We’re back!!: a report on a recent Canadian tour to Israel/Palestine

A group of 13 Canadians has just completed a fascinating 2 week tour of Israel, Jerusalem and the Occupied Palestinian Territories. Organized under the umbrella of the National Education Committee on Israel/Palestine, the group travelled extensively – from the Lebanese border in the north to the Negev desert in the south. We visited the Knesset and the Holocaust Museum as well as some of the key religious sites. In all, we met 23 Palestinian and Israeli NGO’s, politicians, students and local leaders, in addition to having many casual conversations with individual citizens.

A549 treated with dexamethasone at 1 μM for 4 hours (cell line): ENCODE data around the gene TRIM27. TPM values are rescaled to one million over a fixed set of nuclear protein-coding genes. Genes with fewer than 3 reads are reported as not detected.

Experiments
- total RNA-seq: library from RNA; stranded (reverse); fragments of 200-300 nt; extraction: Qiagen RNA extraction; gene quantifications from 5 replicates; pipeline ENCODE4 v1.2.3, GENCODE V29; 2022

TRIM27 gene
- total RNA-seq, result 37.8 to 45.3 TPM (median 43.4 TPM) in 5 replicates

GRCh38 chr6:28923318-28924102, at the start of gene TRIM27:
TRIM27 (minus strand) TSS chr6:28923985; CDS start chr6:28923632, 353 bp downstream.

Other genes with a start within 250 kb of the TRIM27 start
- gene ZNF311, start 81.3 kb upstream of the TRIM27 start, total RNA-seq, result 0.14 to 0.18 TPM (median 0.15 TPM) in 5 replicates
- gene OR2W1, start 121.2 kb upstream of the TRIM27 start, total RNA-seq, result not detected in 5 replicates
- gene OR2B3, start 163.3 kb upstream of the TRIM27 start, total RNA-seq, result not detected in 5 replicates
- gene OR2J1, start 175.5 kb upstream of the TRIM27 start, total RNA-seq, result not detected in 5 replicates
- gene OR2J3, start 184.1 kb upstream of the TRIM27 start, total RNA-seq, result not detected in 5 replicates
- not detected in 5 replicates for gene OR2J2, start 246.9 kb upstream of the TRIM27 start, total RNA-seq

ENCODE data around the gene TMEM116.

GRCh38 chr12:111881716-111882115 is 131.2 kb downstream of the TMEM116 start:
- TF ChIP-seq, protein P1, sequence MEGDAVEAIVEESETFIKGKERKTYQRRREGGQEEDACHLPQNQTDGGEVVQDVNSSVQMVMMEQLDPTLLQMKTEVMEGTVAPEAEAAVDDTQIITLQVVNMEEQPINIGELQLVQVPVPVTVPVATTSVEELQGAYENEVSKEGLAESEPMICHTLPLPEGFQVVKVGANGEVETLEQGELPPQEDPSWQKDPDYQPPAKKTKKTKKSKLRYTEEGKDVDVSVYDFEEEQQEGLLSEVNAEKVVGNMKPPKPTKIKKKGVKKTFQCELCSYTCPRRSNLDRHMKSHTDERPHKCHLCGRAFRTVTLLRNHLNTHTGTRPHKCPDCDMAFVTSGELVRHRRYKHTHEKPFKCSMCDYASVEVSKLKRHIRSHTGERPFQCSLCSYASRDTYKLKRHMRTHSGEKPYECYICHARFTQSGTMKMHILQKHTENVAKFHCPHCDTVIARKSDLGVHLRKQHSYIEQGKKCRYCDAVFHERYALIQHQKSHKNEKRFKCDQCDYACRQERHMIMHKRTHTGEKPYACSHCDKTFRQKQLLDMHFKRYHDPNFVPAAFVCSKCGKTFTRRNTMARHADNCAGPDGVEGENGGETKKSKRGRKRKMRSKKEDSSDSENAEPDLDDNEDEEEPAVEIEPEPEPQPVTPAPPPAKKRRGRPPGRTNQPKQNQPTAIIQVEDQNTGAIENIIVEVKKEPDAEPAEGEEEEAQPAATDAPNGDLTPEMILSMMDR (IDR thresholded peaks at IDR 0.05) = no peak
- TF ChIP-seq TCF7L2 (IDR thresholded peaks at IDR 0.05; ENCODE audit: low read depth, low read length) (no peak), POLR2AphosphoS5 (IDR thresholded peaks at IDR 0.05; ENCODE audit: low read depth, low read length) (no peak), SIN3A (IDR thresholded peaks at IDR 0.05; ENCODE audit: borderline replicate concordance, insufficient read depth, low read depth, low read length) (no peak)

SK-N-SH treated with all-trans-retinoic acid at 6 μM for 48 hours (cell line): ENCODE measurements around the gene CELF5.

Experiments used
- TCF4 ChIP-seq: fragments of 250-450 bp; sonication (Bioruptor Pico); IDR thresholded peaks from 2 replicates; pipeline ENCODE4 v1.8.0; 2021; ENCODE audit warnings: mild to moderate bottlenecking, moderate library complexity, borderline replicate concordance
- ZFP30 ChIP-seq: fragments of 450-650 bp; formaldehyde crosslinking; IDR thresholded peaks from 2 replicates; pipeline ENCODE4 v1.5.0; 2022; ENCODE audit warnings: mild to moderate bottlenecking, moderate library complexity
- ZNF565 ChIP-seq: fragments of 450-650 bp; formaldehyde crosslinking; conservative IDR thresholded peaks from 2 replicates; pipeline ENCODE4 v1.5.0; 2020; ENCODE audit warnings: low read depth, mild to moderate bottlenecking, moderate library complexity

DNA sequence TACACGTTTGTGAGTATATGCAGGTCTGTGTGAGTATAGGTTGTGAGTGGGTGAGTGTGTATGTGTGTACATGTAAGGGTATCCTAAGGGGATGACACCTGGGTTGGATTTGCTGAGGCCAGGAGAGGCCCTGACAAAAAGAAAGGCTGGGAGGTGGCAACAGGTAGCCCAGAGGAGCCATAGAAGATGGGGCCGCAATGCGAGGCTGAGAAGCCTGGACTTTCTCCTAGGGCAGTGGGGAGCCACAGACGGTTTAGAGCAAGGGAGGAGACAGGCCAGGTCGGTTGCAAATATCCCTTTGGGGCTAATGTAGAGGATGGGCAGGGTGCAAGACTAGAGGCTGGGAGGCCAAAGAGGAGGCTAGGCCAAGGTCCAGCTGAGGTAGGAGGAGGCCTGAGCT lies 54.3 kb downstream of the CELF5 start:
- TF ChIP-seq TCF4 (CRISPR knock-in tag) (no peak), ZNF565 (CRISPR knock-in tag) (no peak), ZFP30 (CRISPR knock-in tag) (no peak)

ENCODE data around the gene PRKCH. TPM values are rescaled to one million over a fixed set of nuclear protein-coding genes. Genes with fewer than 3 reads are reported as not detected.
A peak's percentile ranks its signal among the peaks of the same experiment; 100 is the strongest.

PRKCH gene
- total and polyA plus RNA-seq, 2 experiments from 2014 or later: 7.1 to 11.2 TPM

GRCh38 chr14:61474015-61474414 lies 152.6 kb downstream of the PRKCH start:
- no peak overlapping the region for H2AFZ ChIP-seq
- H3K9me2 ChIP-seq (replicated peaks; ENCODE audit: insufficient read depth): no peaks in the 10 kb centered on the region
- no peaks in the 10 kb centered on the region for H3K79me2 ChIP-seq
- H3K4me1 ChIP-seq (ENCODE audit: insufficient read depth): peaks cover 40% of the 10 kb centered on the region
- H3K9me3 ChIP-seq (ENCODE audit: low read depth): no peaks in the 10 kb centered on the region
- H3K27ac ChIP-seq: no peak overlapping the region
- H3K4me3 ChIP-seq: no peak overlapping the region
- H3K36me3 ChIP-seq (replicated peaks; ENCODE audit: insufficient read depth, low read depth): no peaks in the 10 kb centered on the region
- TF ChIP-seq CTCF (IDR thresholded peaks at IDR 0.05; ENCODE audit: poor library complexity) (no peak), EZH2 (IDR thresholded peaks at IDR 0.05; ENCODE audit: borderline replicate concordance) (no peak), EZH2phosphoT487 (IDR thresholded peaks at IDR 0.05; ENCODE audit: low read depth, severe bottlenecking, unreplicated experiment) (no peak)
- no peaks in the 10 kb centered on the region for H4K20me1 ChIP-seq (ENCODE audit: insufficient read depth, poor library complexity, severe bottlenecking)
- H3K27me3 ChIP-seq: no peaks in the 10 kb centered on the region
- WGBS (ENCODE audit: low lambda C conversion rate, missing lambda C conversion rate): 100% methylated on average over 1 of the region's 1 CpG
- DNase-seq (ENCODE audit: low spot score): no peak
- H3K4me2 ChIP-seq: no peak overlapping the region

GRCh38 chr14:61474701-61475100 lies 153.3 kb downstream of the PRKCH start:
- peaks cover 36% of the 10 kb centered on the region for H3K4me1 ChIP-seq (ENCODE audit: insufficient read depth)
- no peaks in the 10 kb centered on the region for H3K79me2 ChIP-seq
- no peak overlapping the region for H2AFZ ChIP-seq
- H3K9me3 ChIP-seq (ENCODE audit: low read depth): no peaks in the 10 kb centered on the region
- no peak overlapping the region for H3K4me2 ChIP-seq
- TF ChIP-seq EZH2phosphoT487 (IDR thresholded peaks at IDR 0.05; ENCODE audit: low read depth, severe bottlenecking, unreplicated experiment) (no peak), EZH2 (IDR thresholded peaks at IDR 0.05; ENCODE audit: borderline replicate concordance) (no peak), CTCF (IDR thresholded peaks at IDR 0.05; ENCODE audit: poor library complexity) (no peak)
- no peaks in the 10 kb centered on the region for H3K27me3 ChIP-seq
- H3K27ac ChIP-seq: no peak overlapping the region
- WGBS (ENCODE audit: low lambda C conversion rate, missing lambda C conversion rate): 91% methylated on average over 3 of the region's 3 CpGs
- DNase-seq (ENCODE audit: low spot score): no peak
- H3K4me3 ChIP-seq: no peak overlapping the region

Travelling in our own minibus with driver and guide was safe and efficient (and fun)

Overall the trip was exciting, illuminating and exhausting. Each trip participant will draw his/her own conclusions.

See 10 of my own observations here.

1. Contrary to our fears, safety was not an issue. In the weeks leading up to our departure, there had been an upwelling of violent incidents. A number of Israelis had been attacked by Palestinians in Jerusalem and in the West Bank in particular. Israel responded by a “shoot to kill” policy towards accused and potential attackers, which has resulted in many deaths, including youngsters of 14 – 18 years old